"Free, free, totally free," Hugo Chavez bellowed at reporters during a July 9 press conference in Caracas, when asked about the treatment he'd been undergoing in Cuba for the cancer he was diagnozed with one year earlier. That claim of a miraculous cure sustained him throughout the summer, as he fought off a concerted opposition attempt to defeat his bid for a fourth presidential term in the October election.
In the end, Chavez pulled off a victory with 55 percent of the vote–though, as I wrote at the time, had the opposition candidate, Henrique Capriles, "been fighting in his campaign in a conventional democracy, he would have won handsomely." But Venezuela under Chavez is much closer to a dictatorship, which means that state-run media outlets are closed to opposition voices, Chavista thugs roam the streets beating up opposition activists, and lying to the voters–as Chavez has done over his cancer–is perfectly acceptable in the name of the revolution.
Yesterday, the lie was laid bare for all to see. Chavez announced that he was returning to Cuba for further medical treatment, and that he was designating his vice president, Nicolas Maduro, as his successor. In naming Maduro, Chavez was faithfully following the playbook of his hero, the ailing Cuban dictator Fidel Castro, who in 2006 preemptively anointed his brother, Raul, as the island's next leader.
However much Chavez wants Venezuelans to believe that a smooth transition is possible, the reality is that the Caracas regime has been plunged into a grave political crisis. The question Venezuela observers have been asking ever since learning of Chavez's cancer–Can the system of Chavismo survive the death of its principal architect?–is now more poignant than ever.
Maduro is the archetypal Chavista, a former bus driver and labor union activist with an ideologically rigid worldview. As the leading opposition figure Diego Arria pointed out on his twitter feed, Maduro's potential succession will be warmly welcomed by the Castro brothers, who regard him as critical to maintaining the Cuban-Venezuelan alliance. Rewarded by Chavez with the post of foreign minister in 2006, Maduro has energetically pushed Venezuela's participation in the loose global alliance of rogue states stretching from Belarus to Iran.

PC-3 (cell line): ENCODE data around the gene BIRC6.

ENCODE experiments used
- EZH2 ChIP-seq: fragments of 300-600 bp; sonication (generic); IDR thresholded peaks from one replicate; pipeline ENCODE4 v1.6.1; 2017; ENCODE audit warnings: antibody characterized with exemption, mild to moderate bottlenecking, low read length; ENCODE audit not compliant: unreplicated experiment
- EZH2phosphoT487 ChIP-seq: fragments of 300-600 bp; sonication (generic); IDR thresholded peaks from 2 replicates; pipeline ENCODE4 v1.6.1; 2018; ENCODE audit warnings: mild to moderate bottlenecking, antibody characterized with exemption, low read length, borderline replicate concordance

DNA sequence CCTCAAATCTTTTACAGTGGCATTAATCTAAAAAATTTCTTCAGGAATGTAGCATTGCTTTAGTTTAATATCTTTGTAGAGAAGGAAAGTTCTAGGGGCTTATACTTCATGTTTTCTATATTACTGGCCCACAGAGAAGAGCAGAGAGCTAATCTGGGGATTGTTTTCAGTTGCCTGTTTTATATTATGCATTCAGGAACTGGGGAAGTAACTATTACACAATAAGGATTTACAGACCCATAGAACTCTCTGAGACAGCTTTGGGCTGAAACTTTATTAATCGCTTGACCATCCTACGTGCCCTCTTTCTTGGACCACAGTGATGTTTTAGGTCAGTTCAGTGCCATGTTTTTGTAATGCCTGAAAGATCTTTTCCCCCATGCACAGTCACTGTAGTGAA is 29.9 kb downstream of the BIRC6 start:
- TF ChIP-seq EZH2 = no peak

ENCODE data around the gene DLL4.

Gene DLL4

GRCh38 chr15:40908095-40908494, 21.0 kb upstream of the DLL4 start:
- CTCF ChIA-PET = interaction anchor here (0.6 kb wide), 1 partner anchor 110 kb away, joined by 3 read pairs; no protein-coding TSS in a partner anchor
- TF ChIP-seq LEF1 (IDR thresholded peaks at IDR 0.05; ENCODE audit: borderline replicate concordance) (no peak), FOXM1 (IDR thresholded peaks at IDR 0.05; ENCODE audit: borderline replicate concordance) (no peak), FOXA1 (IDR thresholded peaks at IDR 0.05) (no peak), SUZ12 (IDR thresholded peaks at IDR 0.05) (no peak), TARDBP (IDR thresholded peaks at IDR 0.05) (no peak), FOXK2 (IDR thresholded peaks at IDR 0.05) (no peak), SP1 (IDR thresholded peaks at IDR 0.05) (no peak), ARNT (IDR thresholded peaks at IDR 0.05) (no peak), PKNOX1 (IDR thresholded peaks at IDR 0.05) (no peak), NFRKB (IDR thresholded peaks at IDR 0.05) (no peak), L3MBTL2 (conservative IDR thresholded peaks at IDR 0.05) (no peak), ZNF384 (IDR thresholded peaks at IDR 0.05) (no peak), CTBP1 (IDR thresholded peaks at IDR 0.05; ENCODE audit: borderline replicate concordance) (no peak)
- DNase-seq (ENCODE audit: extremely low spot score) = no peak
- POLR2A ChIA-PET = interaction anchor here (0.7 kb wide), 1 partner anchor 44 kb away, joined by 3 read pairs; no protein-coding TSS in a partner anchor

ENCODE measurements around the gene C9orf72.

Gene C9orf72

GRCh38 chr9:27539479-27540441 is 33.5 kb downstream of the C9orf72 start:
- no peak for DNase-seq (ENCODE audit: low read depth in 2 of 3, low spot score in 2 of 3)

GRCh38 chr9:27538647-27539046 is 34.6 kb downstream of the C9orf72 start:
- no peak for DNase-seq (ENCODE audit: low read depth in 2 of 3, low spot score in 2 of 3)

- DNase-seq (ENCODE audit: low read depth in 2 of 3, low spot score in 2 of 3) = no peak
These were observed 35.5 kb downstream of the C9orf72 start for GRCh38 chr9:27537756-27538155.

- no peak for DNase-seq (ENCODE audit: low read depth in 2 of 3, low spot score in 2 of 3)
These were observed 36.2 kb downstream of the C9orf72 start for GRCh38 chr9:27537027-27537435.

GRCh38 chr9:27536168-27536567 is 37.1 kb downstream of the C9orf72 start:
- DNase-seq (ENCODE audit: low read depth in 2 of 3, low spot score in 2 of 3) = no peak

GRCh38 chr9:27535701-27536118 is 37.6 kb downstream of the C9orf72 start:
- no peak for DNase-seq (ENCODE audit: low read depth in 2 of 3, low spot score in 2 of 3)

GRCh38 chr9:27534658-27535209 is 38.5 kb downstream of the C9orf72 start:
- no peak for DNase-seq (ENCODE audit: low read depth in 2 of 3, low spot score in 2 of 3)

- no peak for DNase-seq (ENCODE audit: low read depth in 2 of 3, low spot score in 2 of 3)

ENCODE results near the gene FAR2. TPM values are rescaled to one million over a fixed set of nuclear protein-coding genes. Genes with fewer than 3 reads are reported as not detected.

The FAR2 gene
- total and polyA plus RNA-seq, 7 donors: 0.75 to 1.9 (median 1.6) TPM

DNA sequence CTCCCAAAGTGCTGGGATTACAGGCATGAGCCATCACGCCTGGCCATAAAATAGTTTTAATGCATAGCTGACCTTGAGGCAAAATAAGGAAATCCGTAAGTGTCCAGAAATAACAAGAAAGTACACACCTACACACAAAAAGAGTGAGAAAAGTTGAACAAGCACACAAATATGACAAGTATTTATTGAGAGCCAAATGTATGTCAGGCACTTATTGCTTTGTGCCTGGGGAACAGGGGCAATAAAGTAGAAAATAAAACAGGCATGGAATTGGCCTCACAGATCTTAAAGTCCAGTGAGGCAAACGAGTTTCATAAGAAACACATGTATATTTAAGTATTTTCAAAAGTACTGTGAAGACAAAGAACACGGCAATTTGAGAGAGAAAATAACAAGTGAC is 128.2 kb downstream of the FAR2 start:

Back in August, he unveiled the frankly barmy idea of a troika, composed of Venezuela, Egypt and Iran, to intervene in the Syrian civil war. This was, in fact, a thinly veiled attempt to allow the Assad regime, which has benefited from heavily subsidized gas exports from Venezuela, to carry on with its slaughter. "Before everything else," Maduro told reporters during a stop in Tehran, "we call on the major powers to stop interfering in Syria's internal affairs and allow the Syrian people to live in calm, peace, and independence."
A Maduro presidency might also become transformed into something of a dynasty. His wife, Cilia Flores, is Venezuela's prosecutor-general, who gained her reputation when she secured Chavez's release from prison two years after he was incarcerated for a failed coup attempt in 1992. When the executive and judiciary share a bedroom, it's a sure sign, firstly, that the constitutional separation of powers no longer exists, and secondly, that family members and other intimates should move to the front of the line when ministerial positions are doled out.
Still, Maduro is not a shoe-in–at least, not yet. In one of the more perceptive analyses that followed Chavez's latest announcement, Sean Burgess argued:
Although Chavez is explicitly naming Maduro…as his successor and protector of the revolution, there is no wider consensus or actual agreement that the vice-president should assume the reins of power. In particular, National Assembly president Diosdado Cabello harbours his own presidential ambitions.
Cabello is a prominent businessman with strong ties to the Venezuelan military. As the dissident blogger Daniel Duquenal wrote in March, Cabello is "not well-liked," but a significant number of Chavez loyalists view him as a safe pair of hands who can keep the military onside.
Looking back on Chavez's 14 years in power, it would be foolish indeed to believe that these internal conflicts, whether between the regime and the opposition, or within the murky world of Chavismo itself, can be resolved without violence and bloodshed. Having actively sought to enable Assad's killing spree, it doesn't take a huge stretch of the imagination to posit that Maduro, or, for that matter, Cabello, would resort to a Syrian-style "solution" in the event of a mass rejection of Chavez's succession plan.
For that reason, the United States now needs to actively engage with Venezuela. For too long, the Obama administration has treated Chavez like a harmless, if irritating, eccentric, rather than a potential security threat. We now have an unprecedented opportunity to turn an enemy into a friend, by building on the opposition's strong showing last October. Washington's policy should therefore emphasize two points: one, that it will not recognize the legitimacy of any regime that comes to power without a fair election; two, that should Chavismo elect to survive the Chavez era by any means necessary, its leaders will find themselves on the end of the kinds of punishing sanctions already applied to Syria and Iran. It may be too late for Chavez to answer for his crimes in a court of law, but Maduro, Cabello and any other pretenders to the Chavista throne should gain no comfort from that.